Don’t Miss the November release of Port Of Harlem: The Art of Natural Hair

 


The Post-Racial Obama Myth Discussed at Black Caucus

Sherrod, anti-Muslim sentiments, and anti-immigrants rallies, “all these incidences are interrelated,” said Rev. Dr. Iyanla Vanzant. “I could have had a good life, but I chose to serve my people” and let the world know that I am Black, declared George Fraser to much laughter, who is light enough to pass for European-American. Both joined Dr. James Peterson in a panel discussion that questioned whether we are in a post-racial society. (Fraser also hosted the Potomac cruise honoring the Empowerment Experiment - see Black Professionals Buying Black on the Potomac). Rep. Gwen Moore (D-WI) sponsored the session.



Dr. Gloria McNeal and Dr. Mervyn M. Dymally officially cut the ribbon to open the Mervyn M. Dymally School of Nursing at Charles Drew University in Los Angeles. The $43 million research facility will offer an accelerated five semester program for an entry level Masters of Science in Nursing. Enrollment is open to anyone who currently holds a BA or BS. The university was founded in response to the 1965 Watts riots to train non-White doctors who would serve the poor of the South Los Angeles area.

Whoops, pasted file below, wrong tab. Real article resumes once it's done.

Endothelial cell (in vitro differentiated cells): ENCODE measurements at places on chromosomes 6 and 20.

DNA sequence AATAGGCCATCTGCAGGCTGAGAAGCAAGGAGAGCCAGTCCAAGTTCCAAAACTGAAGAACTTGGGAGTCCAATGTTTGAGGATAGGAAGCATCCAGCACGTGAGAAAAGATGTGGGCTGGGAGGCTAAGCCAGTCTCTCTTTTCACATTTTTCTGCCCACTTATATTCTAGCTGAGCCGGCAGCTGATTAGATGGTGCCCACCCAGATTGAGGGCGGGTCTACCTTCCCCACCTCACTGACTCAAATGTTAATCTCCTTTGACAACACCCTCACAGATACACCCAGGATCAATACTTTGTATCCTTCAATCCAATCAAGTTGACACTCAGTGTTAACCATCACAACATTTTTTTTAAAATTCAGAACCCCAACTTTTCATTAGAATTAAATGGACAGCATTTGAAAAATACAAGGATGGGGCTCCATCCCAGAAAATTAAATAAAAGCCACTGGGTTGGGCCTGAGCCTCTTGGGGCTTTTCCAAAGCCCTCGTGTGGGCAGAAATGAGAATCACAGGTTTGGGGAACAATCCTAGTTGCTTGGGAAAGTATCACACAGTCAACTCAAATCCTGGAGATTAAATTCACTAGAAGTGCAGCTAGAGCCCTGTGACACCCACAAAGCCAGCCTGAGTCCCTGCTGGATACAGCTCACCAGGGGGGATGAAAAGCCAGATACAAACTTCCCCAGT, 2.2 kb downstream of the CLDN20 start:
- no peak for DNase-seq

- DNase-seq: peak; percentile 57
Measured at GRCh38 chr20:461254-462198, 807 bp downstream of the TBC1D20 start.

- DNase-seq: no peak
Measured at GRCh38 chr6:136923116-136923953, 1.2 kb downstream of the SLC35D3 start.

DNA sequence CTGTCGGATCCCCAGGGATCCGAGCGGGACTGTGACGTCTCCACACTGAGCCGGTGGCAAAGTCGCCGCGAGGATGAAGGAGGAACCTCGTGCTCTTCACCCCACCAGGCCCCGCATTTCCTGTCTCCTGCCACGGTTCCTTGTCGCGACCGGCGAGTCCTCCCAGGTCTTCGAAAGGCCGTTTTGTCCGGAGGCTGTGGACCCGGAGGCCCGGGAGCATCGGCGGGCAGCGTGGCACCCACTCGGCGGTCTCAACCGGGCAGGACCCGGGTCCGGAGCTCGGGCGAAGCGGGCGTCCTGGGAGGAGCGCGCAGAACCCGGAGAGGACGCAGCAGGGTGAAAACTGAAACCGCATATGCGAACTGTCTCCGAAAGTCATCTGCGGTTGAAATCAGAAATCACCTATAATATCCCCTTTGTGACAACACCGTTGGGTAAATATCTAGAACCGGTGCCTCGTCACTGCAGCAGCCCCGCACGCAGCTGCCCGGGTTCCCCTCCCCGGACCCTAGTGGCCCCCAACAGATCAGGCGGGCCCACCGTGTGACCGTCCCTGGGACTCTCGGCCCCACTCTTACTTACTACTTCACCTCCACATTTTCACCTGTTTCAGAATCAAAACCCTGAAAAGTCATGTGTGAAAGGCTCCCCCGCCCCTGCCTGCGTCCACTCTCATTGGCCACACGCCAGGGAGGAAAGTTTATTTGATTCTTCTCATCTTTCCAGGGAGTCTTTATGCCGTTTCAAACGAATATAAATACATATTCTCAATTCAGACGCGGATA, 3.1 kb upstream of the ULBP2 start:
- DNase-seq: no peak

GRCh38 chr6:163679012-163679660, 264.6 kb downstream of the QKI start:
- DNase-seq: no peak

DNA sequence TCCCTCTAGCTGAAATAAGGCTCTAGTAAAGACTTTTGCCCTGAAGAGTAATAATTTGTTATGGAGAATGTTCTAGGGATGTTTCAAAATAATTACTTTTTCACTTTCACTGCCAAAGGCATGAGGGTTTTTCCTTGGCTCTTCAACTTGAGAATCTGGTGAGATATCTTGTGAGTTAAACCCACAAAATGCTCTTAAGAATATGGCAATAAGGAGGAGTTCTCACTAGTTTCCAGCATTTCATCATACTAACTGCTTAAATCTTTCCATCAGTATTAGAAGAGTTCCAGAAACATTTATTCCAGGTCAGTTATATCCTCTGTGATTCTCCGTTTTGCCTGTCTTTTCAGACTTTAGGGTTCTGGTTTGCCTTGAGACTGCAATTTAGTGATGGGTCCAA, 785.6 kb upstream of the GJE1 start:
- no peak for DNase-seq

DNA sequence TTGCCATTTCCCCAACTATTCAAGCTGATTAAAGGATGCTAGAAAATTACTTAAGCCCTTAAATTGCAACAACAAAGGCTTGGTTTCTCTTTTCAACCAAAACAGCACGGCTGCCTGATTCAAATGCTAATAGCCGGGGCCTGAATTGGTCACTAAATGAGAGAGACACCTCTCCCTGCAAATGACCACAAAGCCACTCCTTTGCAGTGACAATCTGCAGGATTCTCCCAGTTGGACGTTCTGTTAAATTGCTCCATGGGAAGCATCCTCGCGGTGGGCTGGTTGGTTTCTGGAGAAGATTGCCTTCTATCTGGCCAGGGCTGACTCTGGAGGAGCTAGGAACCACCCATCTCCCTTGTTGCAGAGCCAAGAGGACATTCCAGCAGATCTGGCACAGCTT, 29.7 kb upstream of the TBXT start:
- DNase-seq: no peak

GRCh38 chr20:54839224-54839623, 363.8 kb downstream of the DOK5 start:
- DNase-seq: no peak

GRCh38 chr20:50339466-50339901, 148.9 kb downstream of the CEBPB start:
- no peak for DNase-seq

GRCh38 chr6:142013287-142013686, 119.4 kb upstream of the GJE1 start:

The Mervyn M. Dymally School of Nursing is named in honor of Dr. Mervyn M. Dymally, who served as the first and only Black California Lieutenant Governor, and later served for six terms as a U.S. Congressman. Dr. Dymally is currently a professor in the Charles Drew University College of Medicine and Director of the Urban Health Institute.


Washingtonian Opens Italian Restaurant on The Hill

"I loved growing up in Penn-Branch SE, it is quiet, there were other kids in the neighborhood, and we were able to play in the streets,” says Ralph Lee, who recently opened an Italian restaurant, Acqua Al 2, in the tony Capitol Hill neighborhood in his hometown. Lee says the idea of opening an Italian restaurant began to cook when he joined his best friend in Italy. “I went to help to open a restaurant and ended staying there for two years,” he says.

He and his friend, Ari Gejeenson, eventually became business partners with the owners of Acqua Al 2 in Florence, Italy. The owners of the Florence eatery later provided the pair technical assistance in opening the Washington restaurant that wears the same name and menu.